We face yet another unprecedented situation this fall, as many schools and leagues choose to postpone their seasons until January or spring 2021. For thousands of athletes in US and Canada, that means that there is another huge gap in their youth sports journey. Many of those young athletes will find ways to continue working hard and will actually make the most of the “time off.”
But many others will struggle with staying motivated because in their minds, there is absolutely nothing to motivate them.
As a parent, you cannot make your kids be motivated. It just doesn’t work that way. But you can look for ways to facilitate and nurture that motivation. Here are some suggestions:
Begin with a conversation. Talk to your child about what they would like to accomplish in the time off from organized sports. What are their goals? How would they like help accomplishing those goals? If they say they want to do nothing, remind them that not all of their teammates will be idle and if they want to keep up, they should probably plan on doing something. If they still refuse, then let it go. They will have to live with the consequences of their choice.
Work with them on a plan to reach those goals. What would your child like to do to achieve those goals? Let them take the lead in this. If they take ownership of the plan, there’s a much better chance that they will stick with it.
Learn about the game together. Read books, watch videos and movies, and listen to podcasts that will help them develop their knowledge of the game. Don’t let the “time off” go to waste.
Make practice dates with your child. Go outside or to the gym and have fun! Do this not just to teach skills but to enjoy playing together. You don’t always have to be coaching your child on how to tackle or kick. Sometimes, it’s better to just have fun with them. This is the way to nurture their love for the game.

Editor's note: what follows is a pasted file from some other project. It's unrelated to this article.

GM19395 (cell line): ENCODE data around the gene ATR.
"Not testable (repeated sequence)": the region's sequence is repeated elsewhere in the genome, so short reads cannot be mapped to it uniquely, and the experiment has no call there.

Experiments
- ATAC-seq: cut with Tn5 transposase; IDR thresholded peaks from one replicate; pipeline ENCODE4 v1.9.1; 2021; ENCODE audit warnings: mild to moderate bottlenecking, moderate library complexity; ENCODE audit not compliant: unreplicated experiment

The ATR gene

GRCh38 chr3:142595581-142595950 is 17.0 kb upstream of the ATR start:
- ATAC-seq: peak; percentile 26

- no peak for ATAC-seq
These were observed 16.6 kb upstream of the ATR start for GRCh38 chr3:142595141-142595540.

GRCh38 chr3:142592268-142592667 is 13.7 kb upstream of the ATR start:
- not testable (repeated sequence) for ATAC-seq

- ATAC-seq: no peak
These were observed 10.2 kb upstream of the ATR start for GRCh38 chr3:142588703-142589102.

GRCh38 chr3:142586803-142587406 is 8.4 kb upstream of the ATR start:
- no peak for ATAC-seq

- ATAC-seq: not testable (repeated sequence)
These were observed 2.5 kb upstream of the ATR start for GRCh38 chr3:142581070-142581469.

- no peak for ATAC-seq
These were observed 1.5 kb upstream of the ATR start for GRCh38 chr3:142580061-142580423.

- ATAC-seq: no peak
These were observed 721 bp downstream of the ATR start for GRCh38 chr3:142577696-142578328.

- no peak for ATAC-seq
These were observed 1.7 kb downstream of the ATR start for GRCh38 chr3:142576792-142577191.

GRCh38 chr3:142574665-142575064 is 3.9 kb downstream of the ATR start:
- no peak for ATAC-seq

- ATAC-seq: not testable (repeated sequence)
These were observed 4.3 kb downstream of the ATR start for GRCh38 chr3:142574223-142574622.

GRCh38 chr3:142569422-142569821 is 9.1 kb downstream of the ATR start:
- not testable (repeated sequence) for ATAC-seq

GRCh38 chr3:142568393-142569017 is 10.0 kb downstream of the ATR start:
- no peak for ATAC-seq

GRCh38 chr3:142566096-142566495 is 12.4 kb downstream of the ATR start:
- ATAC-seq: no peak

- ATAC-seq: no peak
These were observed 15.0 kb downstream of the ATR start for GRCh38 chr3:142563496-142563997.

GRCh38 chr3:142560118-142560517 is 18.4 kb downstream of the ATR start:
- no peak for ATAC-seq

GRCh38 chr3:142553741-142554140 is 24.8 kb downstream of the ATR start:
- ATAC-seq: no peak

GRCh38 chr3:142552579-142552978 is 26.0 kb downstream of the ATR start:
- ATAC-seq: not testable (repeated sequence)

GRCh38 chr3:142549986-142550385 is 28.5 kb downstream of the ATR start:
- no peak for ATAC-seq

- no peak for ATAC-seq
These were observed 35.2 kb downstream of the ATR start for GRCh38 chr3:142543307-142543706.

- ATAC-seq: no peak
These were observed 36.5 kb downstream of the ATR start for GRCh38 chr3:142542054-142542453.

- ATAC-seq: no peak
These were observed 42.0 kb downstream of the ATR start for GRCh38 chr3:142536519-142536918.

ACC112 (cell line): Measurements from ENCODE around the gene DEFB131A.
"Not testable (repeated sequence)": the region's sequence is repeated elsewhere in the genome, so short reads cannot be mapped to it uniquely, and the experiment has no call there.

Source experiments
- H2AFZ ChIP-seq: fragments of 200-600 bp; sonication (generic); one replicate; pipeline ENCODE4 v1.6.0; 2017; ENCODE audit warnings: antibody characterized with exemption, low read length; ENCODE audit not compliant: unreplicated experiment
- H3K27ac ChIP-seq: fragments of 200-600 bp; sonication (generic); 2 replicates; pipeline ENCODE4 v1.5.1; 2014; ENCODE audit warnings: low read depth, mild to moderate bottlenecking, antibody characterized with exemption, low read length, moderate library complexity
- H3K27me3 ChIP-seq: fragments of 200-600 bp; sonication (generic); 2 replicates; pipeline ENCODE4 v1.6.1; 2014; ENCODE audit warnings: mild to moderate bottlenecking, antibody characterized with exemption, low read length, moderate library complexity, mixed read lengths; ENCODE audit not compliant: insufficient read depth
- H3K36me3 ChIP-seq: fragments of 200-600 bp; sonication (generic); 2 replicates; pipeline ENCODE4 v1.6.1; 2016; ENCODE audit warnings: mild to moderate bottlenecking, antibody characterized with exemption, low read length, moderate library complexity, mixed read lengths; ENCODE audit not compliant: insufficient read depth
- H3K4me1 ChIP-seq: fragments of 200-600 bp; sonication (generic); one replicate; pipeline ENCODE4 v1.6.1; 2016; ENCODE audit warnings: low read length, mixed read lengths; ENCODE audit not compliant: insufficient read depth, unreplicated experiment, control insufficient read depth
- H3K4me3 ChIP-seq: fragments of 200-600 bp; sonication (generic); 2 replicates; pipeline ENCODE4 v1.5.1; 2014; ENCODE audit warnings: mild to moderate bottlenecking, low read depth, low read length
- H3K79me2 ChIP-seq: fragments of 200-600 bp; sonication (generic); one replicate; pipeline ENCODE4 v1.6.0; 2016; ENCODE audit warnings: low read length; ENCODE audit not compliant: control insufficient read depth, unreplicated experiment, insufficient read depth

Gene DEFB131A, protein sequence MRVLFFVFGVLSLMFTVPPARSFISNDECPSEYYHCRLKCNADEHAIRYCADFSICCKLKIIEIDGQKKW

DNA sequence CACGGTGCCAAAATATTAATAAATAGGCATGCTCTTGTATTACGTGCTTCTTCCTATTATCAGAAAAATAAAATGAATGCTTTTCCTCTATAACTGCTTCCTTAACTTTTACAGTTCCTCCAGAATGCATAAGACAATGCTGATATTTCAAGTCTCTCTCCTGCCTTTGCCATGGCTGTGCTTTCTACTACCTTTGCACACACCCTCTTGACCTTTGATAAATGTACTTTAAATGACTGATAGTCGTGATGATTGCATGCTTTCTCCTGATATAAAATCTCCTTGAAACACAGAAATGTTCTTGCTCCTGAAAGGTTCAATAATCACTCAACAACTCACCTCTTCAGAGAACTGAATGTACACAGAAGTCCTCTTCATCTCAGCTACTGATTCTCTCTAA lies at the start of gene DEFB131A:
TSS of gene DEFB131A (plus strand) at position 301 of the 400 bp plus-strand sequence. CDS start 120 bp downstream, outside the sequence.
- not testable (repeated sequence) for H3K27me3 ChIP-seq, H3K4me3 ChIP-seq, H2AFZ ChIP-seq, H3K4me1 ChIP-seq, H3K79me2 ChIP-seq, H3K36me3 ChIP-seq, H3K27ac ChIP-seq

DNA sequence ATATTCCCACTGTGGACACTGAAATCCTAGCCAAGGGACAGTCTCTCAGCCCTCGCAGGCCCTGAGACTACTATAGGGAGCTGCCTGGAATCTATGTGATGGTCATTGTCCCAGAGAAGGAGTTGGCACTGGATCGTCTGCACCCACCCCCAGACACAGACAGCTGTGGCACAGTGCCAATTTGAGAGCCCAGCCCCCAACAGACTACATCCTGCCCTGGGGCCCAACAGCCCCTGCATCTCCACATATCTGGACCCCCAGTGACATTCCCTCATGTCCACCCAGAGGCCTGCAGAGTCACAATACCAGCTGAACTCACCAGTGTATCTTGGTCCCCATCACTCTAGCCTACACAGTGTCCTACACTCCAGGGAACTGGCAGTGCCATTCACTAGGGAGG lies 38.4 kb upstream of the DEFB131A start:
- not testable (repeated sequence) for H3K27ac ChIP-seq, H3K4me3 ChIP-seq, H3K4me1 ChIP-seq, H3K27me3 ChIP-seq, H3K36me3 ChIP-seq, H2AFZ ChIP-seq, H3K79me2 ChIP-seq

Make it a family event. Plan an active outing to play a game of family softball, touch football or whatever your family likes. Invite other friends and family along to make it even more fun.
As parents, we can’t make our kids care as much as we do about a specific thing, but we can provide plenty of opportunities for them to catch the bug. We can notice when they work hard and praise their efforts, reminding them that their hard work will pay off to help them be ready when game time comes.
Janis Meredith is a family life coach who wants to help all parents raise champions. You can find out more at rcfamilies.com.
Our 60 Ways to Play Guide is full of basic exercises and programs to develop physical literacy. They teach fundamental movement skills in an engaging manner, creating a fun experience for everyone.